From the beginning of the canon of scripture, it only takes three chapters for shame to appear in the human condition. The last sentence of Genesis chapter two reads: “And the man and his wife were both naked, and were not ashamed.” In the course of chapter three we read that Adam and Eve act on their temptation to do the one thing their creator has told them they must not do, eat the fruit of the Tree of Knowledge of Good and Evil. Their eyes are opened and they hide themselves. When God moves through the garden and cannot find them he calls out to them, “Where are you?” The man answers, “I heard the sound of you in the garden, and I was afraid, because I was naked; and I hid myself.” And from that moment, shame enters the human condition and continues to show up continually throughout our existence.
I remember, or maybe I was told, how one day Little Nick clung to his mother’s leg for dear life. It was the first day of kindergarten, and I suppose I was wondering something like “What kind of madness is this? Am I supposed to leave the warmth and safety of Mom for a strange and scary world?” I don’t want to go.
Later, waking up one morning, and feeling a new love pressed close under the cozy blankets, I begin to think of certain responsibilities. “Do I really need to go to work today? Can’t I just stay here in bed, wonderfully entangled with my beloved under the covers. The world seems so cold and cruel by comparison.” I don’t want to go.
There is a reason why we celebrate Christmas at the end of December, when the weather has turned cold, the days are short and the nights are long and dark. There is a reason we celebrate Christmas at the darkest, coldest time of the year. There is a reason why we come out into the dark, cold night and make our way to churches and chapels, cathedrals and monasteries all over the world, on this night of all nights.
Our ancestors in the faith knew why, because they knew something about night and about darkness. They who lived in a world lit only by fire, knew that the world, at least at this time of the year, was indeed a dark, cold place. They knew something about the dark. They knew, as we probably don’t, how easy it is to get lost in the dark. They knew, as we probably don’t, that there are indeed things to be afraid of in the dark. They knew, as we probably don’t, that danger lurked in the darkness of the night.
On this Holy Innocents Day, my mind goes back to Salisbury Cathedral where I was ordained. The cathedral is twinned with Chartres Cathedral, and the year after my ordination a huge new East window was put into Salisbury – an incredibly beautiful and powerful window, made in Chartres at the famous workshop of Gabriel Loire – and incorporating that marvelous blue so characteristic of Chartres. The window is called “Prisoners of conscience” and it was dedicated by Yehudi Menuhin, who had worked so tirelessly for Amnesty International.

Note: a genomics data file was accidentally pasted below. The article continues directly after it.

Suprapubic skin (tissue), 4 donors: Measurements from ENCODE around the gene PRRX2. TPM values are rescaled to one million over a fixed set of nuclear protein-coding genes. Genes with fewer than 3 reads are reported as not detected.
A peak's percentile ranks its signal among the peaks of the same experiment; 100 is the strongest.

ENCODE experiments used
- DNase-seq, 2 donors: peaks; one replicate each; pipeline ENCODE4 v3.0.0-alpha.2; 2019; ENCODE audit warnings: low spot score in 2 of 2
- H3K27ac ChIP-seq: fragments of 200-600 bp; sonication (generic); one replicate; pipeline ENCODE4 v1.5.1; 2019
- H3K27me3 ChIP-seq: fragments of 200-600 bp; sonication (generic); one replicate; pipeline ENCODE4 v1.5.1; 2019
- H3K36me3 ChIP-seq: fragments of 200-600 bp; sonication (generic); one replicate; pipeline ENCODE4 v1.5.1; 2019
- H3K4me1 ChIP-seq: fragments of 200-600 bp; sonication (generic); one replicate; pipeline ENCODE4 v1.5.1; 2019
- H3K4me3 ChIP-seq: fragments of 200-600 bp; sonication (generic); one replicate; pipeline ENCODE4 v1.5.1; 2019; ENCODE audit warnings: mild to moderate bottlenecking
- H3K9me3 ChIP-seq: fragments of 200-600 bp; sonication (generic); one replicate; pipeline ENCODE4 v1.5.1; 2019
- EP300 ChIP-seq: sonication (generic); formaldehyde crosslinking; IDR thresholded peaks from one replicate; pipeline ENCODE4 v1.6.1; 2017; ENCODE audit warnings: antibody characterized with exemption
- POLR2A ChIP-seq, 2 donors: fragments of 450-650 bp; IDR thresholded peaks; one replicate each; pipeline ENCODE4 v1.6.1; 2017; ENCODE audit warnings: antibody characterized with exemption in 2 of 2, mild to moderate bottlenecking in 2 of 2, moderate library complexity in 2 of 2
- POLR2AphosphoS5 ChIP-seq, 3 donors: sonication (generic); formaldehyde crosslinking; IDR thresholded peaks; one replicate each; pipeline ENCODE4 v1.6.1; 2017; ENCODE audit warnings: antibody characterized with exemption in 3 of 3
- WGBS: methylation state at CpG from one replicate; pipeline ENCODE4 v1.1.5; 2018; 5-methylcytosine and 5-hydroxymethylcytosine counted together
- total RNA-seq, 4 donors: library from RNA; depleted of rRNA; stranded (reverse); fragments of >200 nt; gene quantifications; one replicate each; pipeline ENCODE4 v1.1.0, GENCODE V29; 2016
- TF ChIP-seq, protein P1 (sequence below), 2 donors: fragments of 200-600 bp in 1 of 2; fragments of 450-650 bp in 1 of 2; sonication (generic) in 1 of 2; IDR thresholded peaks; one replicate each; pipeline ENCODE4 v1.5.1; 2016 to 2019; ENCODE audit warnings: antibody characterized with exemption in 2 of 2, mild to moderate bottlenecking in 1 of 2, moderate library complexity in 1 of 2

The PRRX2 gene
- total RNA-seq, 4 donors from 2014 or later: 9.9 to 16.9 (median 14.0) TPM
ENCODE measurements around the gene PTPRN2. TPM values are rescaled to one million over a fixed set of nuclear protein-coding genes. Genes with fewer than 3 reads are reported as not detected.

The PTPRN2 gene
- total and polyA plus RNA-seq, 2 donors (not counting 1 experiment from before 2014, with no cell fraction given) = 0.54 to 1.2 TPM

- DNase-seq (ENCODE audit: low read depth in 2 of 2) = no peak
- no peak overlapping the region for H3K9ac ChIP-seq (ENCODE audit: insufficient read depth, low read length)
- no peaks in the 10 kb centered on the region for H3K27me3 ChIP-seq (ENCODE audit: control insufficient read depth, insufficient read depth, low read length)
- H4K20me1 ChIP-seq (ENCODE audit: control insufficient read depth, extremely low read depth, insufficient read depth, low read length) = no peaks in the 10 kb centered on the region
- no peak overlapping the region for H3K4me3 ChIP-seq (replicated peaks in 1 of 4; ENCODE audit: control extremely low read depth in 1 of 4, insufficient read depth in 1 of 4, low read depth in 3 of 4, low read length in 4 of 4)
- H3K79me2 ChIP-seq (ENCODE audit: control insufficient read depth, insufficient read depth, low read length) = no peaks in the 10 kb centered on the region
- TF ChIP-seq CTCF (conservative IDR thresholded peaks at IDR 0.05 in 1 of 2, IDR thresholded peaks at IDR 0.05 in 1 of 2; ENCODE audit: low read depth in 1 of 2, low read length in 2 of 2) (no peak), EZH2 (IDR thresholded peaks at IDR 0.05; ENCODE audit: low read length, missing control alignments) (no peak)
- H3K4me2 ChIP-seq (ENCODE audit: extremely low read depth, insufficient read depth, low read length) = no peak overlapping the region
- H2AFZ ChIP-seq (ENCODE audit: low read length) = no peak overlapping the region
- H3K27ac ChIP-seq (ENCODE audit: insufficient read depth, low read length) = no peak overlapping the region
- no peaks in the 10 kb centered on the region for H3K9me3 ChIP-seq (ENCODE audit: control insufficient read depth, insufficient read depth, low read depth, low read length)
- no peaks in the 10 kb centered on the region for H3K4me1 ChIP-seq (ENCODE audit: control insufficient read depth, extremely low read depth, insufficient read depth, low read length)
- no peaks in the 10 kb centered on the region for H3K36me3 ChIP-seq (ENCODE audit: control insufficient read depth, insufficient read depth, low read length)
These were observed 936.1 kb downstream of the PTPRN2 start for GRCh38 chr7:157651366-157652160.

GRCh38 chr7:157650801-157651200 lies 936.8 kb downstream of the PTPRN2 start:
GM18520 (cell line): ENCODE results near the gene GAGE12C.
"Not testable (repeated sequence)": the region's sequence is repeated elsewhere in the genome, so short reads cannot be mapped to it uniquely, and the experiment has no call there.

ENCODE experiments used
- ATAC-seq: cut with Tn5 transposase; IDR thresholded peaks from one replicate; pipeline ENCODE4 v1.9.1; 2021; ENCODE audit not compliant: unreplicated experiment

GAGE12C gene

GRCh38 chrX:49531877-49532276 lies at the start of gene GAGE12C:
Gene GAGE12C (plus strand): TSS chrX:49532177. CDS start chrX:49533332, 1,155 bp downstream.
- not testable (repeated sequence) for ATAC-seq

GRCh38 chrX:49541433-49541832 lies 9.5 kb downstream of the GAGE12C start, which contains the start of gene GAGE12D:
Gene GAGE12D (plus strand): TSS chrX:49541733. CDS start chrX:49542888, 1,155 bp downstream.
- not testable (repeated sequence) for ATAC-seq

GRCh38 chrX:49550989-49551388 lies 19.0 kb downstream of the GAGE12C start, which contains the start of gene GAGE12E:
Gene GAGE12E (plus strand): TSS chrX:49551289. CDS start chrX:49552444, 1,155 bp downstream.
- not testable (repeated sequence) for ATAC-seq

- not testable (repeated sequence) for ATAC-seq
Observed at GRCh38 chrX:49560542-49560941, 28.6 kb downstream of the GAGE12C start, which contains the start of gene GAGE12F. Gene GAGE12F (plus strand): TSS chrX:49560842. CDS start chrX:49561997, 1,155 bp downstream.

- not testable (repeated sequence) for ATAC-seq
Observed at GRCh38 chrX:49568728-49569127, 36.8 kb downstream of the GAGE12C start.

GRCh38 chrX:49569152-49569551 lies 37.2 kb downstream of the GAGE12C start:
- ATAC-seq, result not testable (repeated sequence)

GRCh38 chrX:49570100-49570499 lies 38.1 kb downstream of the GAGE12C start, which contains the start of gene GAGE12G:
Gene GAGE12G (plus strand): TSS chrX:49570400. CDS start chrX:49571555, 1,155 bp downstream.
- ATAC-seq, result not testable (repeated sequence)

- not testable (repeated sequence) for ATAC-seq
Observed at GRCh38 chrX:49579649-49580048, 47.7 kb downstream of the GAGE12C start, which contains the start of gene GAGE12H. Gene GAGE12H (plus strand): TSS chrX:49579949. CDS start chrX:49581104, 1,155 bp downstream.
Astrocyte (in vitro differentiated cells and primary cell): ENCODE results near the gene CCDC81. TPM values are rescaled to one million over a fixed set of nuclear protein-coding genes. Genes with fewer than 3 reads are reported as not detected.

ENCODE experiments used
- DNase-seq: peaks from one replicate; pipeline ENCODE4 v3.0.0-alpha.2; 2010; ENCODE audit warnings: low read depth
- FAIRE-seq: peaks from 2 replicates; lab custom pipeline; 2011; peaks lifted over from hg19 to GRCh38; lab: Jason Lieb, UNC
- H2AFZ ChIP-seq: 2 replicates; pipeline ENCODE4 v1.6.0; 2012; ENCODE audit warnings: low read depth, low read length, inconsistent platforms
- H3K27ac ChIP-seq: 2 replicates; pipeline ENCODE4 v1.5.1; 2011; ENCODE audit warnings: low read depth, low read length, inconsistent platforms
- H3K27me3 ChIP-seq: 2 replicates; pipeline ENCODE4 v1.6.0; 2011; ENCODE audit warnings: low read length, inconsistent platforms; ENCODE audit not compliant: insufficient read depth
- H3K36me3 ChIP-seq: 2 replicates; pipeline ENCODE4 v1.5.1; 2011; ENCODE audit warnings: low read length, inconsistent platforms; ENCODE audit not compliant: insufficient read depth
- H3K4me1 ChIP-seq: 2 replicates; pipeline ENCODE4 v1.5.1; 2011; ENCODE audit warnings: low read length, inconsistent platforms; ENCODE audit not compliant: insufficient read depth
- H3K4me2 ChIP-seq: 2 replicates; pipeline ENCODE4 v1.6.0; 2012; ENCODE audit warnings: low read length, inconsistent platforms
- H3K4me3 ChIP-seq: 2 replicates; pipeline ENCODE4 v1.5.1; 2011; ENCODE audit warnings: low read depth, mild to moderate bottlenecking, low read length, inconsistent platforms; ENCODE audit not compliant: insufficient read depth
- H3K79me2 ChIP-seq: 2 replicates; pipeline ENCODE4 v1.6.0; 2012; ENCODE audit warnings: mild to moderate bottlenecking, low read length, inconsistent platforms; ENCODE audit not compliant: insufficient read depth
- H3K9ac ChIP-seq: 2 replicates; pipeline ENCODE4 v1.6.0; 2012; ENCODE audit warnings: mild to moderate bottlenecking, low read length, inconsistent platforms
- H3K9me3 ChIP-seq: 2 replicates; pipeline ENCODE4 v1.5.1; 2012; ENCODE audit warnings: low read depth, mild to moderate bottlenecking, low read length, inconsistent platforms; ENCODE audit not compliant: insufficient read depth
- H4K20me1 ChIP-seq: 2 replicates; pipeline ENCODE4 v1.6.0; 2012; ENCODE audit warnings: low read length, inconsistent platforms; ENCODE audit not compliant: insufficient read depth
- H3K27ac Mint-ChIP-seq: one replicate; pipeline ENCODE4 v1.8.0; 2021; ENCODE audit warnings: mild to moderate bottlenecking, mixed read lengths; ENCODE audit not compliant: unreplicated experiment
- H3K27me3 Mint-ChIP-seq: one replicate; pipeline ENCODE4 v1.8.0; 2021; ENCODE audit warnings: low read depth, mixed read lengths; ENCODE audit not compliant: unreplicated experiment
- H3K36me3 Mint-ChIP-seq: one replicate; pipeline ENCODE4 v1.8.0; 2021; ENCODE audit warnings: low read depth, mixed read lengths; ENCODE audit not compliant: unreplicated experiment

There’s a rich, very dense, chewy cake called pan forte that is an Italian specialty, especially in Tuscany. The version from Siena requires 17 different ingredients, one for each of the 17 contrade, or sections of the city. Honey, sugar, spices, fruits, nuts, flour. The pleasure is in the sheer complexity of this very dense confection, usually served with coffee for dessert, or even for breakfast. Pan forte.
Today we have the pan forte, the “strong bread”, of Gospel stories: the wedding feast at Cana. We have Jesus, the mother of Jesus, the disciples, the wedding guests, the servants, the steward of the feast, the happy couple, the parents and family of the newlyweds. It’s the beginning of a life together; and, indeed, new life could be conceived in the womb of a young mother this very night. And we have water, wine, water turned into wine, plenty of food, music and dancing, surely. It’s the “third day”. There’s the hint of some difficult mother/son dynamics. His hour has not yet come. “It most certainly has,” she might have said. “Do what he tells you.” The glory of Jesus is revealed; the disciples believe. It’s his first “sign”, as John puts it. Do have a look at the wonderful Coptic icon here with Jesus in the claret-red garment and his very pleased mother beside him.